Do the provisions of Community law relating to the award of public contracts, in particular Article 26 of Directive 93/36/EEC, require the contracting authority to cancel the invitation to tender if it transpires in review proceedings under Article 1 of Directive 89/665/EEC that one of the award criteria it laid down is unlawful?

The first question

27
It is clear from the explanations provided by the Bundesvergabeamt that the first question must be understood as having two parts. First of all, it seeks to determine whether the Community legislation on public procurement, in particular Article 26 of Directive 93/36, precludes a contracting authority from applying, in its assessment of the most economically advantageous tender for a contract for the supply of electricity, a criterion requiring that the electricity supplied be produced from renewable energy sources.

28
In second place, if the first part of its question is answered in the affirmative, the Bundesvergabeamt asks for clarification of the Community law requirements as regards the concrete application of such a criterion, given the specific wording of the criterion at issue in the dispute before it, and, consequently, the second part of its question can be broken down into several sub-questions.

29
More specifically, that body is unclear as to the compatibility of such a criterion with Community law given the circumstances set out in points (a) to (d) below, in other words, given that the criterion

(a)
has a weighting of 45%;

(b)
is not accompanied by requirements which permit the accuracy of the information contained in the tenders to be effectively verified, and does not necessarily serve to achieve the objective pursued;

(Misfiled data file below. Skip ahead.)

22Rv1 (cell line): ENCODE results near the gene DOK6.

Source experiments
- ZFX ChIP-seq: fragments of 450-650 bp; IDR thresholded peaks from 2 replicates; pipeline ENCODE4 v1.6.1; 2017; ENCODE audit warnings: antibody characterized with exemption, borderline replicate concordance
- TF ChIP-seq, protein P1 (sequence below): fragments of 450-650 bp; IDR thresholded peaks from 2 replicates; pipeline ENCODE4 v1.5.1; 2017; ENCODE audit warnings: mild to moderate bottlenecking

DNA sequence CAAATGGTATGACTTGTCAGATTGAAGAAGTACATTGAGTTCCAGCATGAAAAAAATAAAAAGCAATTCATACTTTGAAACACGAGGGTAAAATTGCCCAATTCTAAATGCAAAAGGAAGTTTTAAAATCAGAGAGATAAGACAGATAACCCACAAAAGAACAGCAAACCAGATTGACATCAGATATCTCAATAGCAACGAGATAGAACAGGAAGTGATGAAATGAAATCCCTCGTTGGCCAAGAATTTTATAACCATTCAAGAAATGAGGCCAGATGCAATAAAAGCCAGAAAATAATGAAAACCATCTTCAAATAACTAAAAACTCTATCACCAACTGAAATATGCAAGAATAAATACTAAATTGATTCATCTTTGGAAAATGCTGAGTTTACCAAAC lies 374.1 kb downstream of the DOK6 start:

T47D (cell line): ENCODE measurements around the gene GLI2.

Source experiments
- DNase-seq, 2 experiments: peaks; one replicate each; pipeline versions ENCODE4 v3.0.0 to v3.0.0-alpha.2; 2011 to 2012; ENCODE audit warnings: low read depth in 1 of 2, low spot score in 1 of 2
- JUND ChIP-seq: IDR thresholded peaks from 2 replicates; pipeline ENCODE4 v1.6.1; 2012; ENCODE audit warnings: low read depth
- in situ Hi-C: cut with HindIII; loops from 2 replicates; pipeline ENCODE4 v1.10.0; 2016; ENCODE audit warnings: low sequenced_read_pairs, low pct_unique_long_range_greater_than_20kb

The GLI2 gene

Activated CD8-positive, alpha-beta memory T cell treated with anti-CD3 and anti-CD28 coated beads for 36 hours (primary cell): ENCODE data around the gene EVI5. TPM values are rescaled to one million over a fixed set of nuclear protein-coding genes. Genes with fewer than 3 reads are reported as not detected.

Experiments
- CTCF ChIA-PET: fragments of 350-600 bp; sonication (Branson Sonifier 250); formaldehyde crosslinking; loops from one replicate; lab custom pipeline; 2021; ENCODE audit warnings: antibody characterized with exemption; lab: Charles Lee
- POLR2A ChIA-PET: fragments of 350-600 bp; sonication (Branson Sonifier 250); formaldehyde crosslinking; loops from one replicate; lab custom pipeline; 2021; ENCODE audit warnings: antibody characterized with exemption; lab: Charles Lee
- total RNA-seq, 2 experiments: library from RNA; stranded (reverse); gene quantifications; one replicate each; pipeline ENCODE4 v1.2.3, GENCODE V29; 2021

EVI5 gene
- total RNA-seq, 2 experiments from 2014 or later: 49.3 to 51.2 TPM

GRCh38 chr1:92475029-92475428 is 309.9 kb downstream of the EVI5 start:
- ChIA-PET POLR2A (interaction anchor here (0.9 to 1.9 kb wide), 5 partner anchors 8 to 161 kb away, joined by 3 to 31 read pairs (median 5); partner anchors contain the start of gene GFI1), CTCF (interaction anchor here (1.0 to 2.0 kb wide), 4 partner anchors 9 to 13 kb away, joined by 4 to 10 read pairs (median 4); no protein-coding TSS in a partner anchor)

(c)
does not impose a defined supply period, and

(d)
requires tenderers to state how much electricity they can supply from renewable energy sources to a non-defined group of consumers, and allocates the maximum number of points to whichever tenderer states the highest amount, where the supply volume is taken into account only to the extent that it exceeds the volume of consumption to be expected in the context of the contract to which the invitation to tender relates.

The first part of the first question

30
Referring to the lack of clarity of the expression the most economically advantageous tender used in Article 26 of Directive 93/36, the Bundesvergabeamt first asks as a question of principle whether Community law allows the contracting authority to lay down criteria that pursue advantages which cannot be objectively assigned a direct economic value, such as advantages related to the protection of the environment.

31